CNOOC has also promised to retain Nexen employees. That may help to allay fears that might arise, especially given some Chinese companies have been criticized for having poor relations with their workforces in places like Africa and Latin America.
One source said it helped that Fang and CNOOC Chief Executive Li Fanrong both spoke good English and appear to have a good grasp of Western business ways. In addition to hands-on top executives, CNOOC has a large and experienced M&A team.
In Nexen, CNOOC also picked a deal that will be more likely to get support than if it had sought to acquire some other Canadian companies. Most of Nexen's assets lie outside Canada, making it less likely that it would be seen as a national champion falling into Chinese hands.
CNOOC had already formed a joint venture that helped it evaluate Nexen. In July 2011, it bought Opti Canada, which was Nexen's 35 percent partner in Long Lake, a C$6.1 billion steam-driven oil sands project in Northern Alberta.
The project, which started more than three years ago, is only at about half its 72,000 bpd design capacity and has had problems extracting enough oil from its early wells to fill the processing plant. But the project accounts for a large chunk of Nexen's value, and CNOOC believed that it was of higher quality than the market thought, one source said.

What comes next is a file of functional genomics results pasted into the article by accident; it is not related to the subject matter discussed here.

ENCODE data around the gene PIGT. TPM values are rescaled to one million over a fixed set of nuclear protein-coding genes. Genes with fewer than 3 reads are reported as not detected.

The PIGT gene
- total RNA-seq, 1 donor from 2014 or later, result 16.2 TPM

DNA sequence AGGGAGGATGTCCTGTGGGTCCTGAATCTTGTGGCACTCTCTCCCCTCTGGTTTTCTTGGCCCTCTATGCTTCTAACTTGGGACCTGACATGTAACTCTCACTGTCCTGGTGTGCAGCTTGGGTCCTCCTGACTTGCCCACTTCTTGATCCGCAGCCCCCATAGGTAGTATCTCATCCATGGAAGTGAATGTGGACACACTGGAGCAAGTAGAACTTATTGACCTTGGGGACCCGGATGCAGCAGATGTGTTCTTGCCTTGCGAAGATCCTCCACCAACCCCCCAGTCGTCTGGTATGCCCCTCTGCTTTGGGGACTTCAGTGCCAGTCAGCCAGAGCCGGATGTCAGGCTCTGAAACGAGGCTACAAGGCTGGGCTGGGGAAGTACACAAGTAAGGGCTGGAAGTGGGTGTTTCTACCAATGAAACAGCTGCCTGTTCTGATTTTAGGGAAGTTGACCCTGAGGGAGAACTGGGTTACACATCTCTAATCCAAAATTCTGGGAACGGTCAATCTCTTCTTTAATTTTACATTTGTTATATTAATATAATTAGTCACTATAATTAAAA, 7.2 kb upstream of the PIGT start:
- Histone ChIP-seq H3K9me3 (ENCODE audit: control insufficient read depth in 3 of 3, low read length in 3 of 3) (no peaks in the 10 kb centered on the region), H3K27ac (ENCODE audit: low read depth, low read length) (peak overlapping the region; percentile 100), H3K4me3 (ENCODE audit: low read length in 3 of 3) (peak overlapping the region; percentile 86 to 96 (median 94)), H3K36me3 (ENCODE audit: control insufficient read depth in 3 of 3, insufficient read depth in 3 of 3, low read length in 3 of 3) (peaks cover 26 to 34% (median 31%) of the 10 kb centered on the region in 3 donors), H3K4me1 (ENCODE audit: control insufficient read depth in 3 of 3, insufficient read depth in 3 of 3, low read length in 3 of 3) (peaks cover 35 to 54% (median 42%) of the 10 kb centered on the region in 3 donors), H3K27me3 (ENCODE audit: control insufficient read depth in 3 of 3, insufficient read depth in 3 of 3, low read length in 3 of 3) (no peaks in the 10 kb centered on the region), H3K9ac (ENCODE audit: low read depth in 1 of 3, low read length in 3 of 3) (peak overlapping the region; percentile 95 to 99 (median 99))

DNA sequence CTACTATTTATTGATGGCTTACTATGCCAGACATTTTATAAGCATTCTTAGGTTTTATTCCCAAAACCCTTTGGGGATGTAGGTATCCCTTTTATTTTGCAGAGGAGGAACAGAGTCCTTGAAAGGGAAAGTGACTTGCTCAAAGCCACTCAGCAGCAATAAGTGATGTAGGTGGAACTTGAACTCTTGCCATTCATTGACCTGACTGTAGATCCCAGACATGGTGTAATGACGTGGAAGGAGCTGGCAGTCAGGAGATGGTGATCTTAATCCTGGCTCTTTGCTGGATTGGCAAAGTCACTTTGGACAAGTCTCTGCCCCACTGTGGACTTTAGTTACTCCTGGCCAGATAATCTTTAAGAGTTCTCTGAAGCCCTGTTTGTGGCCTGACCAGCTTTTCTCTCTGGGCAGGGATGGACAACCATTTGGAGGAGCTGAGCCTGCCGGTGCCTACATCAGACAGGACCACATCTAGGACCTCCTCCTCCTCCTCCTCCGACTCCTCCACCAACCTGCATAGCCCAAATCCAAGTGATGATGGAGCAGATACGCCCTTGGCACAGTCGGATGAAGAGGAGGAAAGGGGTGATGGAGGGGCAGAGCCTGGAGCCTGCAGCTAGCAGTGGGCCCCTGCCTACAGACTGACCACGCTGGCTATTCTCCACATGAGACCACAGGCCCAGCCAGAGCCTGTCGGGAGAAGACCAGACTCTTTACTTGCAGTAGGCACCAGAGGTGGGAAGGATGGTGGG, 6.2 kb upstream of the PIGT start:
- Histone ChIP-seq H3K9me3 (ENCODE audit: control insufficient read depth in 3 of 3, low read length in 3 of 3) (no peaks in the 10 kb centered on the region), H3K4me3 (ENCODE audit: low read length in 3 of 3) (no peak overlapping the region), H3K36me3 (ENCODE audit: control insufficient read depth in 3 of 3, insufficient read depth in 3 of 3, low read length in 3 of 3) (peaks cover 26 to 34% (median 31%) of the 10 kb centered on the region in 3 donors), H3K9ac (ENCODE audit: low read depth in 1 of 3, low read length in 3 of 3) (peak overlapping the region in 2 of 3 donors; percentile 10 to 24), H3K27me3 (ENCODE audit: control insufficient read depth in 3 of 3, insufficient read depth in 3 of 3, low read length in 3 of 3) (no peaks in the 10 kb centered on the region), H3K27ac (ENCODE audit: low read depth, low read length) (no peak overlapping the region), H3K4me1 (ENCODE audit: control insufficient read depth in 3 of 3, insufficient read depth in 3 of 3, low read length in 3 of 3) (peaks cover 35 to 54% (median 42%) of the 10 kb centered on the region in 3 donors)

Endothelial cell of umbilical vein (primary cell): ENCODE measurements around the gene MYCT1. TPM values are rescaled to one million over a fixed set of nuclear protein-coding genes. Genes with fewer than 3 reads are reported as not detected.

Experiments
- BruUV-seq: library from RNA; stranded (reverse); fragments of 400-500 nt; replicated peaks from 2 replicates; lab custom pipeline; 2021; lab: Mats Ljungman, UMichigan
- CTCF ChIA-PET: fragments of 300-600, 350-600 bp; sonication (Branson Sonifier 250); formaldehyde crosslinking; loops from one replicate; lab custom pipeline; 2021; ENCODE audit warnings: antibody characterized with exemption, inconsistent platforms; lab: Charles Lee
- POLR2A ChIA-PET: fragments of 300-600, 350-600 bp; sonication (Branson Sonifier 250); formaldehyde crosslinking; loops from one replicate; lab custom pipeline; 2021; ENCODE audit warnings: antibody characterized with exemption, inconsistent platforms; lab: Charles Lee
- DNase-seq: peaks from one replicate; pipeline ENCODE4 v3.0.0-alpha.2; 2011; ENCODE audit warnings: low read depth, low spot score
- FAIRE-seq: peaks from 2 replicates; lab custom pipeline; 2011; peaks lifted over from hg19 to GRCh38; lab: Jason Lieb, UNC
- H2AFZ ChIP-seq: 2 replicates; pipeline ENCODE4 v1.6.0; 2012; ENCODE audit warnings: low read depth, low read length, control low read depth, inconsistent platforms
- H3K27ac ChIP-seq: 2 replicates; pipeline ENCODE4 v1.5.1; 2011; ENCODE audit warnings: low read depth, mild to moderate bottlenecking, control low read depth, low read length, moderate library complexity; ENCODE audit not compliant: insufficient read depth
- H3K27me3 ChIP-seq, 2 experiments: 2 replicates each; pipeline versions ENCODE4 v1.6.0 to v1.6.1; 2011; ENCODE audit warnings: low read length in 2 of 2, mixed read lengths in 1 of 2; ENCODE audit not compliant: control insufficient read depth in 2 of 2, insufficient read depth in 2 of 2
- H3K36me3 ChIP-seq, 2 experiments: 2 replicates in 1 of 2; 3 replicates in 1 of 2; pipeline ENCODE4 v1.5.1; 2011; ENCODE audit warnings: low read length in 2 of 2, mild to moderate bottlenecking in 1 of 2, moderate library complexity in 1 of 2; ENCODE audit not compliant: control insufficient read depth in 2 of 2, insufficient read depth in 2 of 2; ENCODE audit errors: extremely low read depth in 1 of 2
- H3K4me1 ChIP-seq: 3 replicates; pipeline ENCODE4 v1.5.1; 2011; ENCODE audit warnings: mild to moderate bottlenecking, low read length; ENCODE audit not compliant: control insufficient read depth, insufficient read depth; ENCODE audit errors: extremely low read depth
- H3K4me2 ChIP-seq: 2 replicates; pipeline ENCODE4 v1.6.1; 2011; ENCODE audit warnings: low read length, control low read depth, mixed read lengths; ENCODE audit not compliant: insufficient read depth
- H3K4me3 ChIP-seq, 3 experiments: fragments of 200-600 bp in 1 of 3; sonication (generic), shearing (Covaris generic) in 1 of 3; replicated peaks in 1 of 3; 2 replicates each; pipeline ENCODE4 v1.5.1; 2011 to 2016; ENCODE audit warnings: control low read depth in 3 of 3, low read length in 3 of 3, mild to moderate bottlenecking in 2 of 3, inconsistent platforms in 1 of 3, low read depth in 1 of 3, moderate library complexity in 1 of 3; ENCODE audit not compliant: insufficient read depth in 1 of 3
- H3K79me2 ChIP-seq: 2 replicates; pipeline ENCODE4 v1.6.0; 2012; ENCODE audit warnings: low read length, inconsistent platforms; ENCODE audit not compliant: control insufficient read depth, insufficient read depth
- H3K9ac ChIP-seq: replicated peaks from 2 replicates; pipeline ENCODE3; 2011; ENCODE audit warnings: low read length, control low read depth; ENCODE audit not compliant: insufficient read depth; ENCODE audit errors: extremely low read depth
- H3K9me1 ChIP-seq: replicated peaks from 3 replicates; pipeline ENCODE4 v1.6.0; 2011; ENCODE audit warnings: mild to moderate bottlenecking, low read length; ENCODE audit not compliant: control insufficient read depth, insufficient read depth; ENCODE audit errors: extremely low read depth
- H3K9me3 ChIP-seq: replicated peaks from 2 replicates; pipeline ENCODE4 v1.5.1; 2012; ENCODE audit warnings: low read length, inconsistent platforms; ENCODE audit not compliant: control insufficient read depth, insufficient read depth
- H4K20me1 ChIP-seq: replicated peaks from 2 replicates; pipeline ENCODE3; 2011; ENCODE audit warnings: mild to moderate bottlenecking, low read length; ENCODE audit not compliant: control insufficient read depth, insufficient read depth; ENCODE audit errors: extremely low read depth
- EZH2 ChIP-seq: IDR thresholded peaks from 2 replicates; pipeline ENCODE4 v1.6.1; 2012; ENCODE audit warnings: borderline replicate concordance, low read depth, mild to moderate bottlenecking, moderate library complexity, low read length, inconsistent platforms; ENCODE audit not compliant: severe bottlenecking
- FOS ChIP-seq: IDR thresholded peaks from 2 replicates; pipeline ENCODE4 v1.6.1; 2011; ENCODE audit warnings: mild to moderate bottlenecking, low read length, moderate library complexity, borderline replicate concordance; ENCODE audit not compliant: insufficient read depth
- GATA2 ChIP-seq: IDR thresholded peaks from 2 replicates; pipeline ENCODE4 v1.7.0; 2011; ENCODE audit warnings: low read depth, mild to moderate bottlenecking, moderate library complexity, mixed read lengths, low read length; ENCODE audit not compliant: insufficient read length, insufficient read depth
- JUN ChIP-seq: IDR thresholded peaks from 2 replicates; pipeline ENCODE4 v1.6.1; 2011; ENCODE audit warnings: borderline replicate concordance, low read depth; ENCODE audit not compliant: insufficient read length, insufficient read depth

"It was that experience that enabled them to conclude this would actually be a good fit," another source said. "They've been taking their involvement in Canada a step at a time and you'd want the next step to be determined by what you'd experienced in the previous step."
With only small operations in the United States, the company is not likely to meet much opposition to the deal in Washington, where there is some sensitivity to Chinese investment in Canadian energy assets because Canada is a major supplier of oil to the United States.
One U.S. lawmaker, Senator John Hoeven, said on Tuesday he believes the CNOOC-Nexen deal is a "direct result" of President Barack Obama's January decision to delay approval of the Keystone XL pipeline, designed to bring oil from Canada's oil sands to Texas refineries. Soon after that delay was announced, Harper was in Beijing and talking about doing oil deals with China.
(Additional reporting by Jeffrey Jones in Calgary, Euan Rocha in Toronto, Roberta Rampton and Alexander Cohen in Washington; Judy Hua and Aizhu Chen in Beijing; Writing by Michael Flaherty and Paritosh Bansal; Editing by Martin Howell)